Black-footed ferrets were thought to be extinct twice. Before our recent reintroduction efforts, they had been absent from Colorado since the early 1940s. A small population was found in Wyoming in 1981 resulting in eight breeding ferrets; all black-footed ferrets are now descendants of those individuals. Currently there are about 600 ferrets split between captive breeding facilities and wild relocation sites.
Why Are Black-footed Ferrets Important?
They are the only ferret species native to North America. Their story is a roller coaster ride, and the fact that Colorado is now home to six reintroduction sites is an amazing success.
Ferrets are a mid-level predator, preying mostly on prairie dogs and providing food for raptors and other night hunters.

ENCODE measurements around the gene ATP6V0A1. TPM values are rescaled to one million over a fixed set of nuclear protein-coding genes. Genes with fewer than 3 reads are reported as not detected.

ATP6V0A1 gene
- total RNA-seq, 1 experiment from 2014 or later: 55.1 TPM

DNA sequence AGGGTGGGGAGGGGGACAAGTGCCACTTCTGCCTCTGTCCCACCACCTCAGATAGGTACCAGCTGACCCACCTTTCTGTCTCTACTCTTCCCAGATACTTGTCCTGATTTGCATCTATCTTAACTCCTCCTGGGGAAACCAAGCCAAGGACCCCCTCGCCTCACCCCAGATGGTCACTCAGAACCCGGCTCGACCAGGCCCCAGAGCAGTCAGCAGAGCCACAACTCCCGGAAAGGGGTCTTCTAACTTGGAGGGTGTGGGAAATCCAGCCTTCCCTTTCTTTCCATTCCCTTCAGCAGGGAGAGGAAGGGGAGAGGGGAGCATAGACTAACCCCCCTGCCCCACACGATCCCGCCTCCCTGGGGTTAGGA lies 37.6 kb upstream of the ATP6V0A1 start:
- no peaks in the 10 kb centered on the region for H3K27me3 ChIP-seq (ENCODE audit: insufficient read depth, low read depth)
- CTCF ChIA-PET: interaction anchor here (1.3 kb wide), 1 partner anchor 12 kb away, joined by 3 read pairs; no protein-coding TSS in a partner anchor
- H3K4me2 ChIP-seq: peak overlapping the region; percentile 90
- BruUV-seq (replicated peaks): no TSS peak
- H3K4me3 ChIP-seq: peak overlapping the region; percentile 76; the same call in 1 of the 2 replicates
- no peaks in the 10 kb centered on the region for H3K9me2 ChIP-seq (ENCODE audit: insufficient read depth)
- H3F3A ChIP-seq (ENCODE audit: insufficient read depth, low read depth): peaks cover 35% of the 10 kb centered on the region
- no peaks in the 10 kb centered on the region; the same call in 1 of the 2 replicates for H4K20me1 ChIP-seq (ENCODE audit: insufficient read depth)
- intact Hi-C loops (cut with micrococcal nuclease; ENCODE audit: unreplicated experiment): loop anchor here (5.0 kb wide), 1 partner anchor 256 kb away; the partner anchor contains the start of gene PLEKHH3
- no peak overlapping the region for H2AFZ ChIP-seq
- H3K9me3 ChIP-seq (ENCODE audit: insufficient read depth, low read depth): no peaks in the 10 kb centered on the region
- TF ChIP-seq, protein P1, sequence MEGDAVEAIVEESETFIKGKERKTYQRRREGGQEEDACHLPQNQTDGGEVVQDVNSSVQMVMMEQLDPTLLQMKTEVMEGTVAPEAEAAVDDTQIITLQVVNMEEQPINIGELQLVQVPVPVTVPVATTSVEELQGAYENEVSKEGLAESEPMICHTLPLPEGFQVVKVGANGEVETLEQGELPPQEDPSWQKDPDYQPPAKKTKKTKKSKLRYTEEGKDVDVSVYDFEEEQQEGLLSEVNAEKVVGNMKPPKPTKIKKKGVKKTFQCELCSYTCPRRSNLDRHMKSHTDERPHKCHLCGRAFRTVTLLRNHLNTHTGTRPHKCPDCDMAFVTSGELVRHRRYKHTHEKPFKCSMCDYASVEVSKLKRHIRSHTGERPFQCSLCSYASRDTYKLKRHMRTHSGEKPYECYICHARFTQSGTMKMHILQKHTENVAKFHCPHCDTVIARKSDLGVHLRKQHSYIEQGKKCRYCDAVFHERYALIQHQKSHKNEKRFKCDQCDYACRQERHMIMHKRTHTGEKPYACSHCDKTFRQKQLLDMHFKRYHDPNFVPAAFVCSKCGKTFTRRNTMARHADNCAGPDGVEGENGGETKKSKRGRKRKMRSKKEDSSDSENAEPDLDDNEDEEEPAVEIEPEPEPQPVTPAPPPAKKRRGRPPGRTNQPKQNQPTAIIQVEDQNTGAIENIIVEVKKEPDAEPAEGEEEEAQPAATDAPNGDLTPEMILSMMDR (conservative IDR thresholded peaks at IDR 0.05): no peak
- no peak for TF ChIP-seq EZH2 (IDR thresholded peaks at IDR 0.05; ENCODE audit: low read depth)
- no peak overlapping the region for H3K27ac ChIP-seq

What are the associated challenges?
What Is CPW Doing?
Ferrets were first reintroduced to Colorado in 2001 at Wolf Creek north of Rangely. That site succumbed to a plague outbreak and collapsed by 2010.
We began an Eastern Plains reintroduction program in 2013, releasing 300 ferrets to six Colorado sites. In order to be released, individual ferrets have to display their ability to survive in the wild; this training and preparation takes place at the
National Black-Footed Ferret Conservation Center in Larimer County.
These efforts are so recent that we can’t know for sure whether they’ll be deemed a “success,” but we were thrilled to find our first wild-born kit, or baby ferret, in 2015 and more after that! Much of our current work focuses on plague management to ensure continued persistence of the ferrets and prairie dogs they rely on. We are also continuing our ferret reintroduction efforts, striving to increase genetic diversity at each site.